What does the Special Needs Trust Fairness Act do for Pennsylvania families?
On December 13, 2016, the Special Needs Trust Fairness Act was enacted to allow individuals with disabilities who are mentally capable to establish self-settled special needs trusts (SNTs) to hold their own funds. Before this change in legislation, only a court or the parent, grandparent or guardian of a mentally capable person could establish this type of trust.
Self-settled SNTs benefit trust beneficiaries with disabilities by allowing them to retain supplemental resources while still qualifying for important public benefit programs like Supplemental Security Income (SSI) and Medicaid. Without an SNT, disabled individuals risk losing Medicaid or other public benefits if they receive an inheritance, a personal injury award or other financial assistance. For many individuals with disabilities, the ability to retain resources to supplement public benefits is critical to provide for their essential needs.
When President Obama signed the Twenty-First Century Cures Act on December 13, 2016, mentally capable individuals were given the long overdue ability to establish their SNTs for themselves through a slight change in phrasing of the original legislation. The “Fairness in Medicaid Supplemental Needs Trusts” section of the law corrects an error made 23 years ago by adding the words “the individual,” thereby extending the rights to individuals to establish SNTs.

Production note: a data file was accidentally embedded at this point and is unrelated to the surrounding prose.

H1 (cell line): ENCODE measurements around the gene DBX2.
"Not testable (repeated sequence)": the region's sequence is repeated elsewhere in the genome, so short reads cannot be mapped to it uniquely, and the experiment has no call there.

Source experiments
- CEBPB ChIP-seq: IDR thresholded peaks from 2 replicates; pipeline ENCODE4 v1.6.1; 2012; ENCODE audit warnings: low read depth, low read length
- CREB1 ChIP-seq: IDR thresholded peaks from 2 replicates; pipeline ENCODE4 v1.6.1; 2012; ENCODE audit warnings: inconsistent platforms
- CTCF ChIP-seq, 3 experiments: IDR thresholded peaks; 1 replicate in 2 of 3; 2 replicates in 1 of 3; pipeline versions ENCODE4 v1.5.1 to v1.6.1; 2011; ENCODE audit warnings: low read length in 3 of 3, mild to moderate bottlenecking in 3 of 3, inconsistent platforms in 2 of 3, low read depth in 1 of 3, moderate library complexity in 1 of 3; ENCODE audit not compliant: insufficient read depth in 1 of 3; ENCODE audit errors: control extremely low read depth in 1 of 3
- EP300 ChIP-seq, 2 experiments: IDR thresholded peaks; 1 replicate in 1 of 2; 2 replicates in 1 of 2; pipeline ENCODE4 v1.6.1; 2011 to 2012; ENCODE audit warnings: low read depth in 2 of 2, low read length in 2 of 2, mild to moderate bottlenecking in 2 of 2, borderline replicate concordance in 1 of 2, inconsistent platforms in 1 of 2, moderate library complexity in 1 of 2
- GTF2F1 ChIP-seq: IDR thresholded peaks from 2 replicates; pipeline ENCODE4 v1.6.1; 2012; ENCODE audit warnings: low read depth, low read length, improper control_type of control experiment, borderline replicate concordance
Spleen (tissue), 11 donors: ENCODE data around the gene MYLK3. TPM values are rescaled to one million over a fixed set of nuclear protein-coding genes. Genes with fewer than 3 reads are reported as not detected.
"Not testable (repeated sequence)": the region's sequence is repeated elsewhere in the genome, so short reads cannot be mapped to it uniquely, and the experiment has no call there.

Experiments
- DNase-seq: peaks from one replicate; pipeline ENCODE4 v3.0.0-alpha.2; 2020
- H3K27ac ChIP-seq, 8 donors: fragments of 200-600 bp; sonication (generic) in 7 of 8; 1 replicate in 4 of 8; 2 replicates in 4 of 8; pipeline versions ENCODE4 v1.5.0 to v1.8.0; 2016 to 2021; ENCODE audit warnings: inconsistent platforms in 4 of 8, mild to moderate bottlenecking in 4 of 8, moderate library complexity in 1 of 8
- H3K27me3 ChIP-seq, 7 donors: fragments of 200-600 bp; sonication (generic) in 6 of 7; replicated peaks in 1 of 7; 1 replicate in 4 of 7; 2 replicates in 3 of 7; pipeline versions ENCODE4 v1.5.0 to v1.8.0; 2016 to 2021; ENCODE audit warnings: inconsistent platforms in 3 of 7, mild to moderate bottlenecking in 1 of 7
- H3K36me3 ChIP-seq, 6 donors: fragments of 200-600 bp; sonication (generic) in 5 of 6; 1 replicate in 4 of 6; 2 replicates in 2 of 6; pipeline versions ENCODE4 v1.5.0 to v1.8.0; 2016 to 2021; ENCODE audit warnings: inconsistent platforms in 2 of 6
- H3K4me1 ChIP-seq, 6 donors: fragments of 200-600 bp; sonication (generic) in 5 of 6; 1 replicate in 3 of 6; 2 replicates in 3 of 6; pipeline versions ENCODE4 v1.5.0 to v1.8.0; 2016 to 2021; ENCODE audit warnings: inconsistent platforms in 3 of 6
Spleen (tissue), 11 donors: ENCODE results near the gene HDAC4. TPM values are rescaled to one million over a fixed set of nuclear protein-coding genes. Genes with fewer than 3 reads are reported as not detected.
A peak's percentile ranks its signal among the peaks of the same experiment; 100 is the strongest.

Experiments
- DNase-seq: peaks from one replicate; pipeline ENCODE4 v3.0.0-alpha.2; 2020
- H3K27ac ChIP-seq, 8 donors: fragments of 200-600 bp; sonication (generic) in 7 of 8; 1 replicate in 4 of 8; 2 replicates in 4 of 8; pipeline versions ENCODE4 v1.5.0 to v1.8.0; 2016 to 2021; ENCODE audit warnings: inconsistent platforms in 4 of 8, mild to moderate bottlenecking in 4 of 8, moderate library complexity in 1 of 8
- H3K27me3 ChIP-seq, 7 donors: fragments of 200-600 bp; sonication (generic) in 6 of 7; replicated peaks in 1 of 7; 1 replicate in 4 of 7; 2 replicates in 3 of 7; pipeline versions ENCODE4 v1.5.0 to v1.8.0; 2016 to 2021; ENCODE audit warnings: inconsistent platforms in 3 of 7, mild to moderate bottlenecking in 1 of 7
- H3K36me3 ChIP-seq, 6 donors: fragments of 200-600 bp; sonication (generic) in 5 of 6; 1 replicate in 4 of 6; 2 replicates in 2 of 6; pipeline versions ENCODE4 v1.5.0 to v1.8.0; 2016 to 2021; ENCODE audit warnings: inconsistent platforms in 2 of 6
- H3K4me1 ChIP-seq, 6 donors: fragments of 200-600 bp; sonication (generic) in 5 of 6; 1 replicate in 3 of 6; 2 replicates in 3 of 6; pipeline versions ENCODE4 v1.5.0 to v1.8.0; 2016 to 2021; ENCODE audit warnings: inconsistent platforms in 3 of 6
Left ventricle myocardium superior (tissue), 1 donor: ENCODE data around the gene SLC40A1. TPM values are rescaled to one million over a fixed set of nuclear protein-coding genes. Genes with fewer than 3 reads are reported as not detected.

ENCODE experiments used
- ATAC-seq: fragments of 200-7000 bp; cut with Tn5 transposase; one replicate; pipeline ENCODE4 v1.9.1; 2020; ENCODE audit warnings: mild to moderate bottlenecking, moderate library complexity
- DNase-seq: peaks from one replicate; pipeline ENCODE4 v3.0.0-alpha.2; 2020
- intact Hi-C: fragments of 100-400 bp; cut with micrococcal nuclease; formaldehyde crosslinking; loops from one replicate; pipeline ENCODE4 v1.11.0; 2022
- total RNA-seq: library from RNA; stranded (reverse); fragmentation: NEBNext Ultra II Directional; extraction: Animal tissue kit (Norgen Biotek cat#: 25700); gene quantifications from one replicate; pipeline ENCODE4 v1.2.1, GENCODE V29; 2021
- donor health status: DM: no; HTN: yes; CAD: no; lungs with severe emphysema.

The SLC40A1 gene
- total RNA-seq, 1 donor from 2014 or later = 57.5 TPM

The legislation is a welcome change for individuals with disabilities and their families. The oversight in the 1993 legislation caused undue hardship for disabled people without parents, grandparents or guardians by requiring them to spend much time and money to establish SNTs through the courts or a guardianship proceeding. The wording of the law was an injustice for disabled people and required them to depend on others to establish SNTs.
The Special Needs Trust Fairness Act recognizes that many individuals with disabilities are able to make their own decisions about the need for SNT planning, and it removes a barrier for the creation of these trusts. SNTs are an important planning tool for individuals with disabilities. With this new legislation, they now have greater control and fewer restrictions when planning their finances.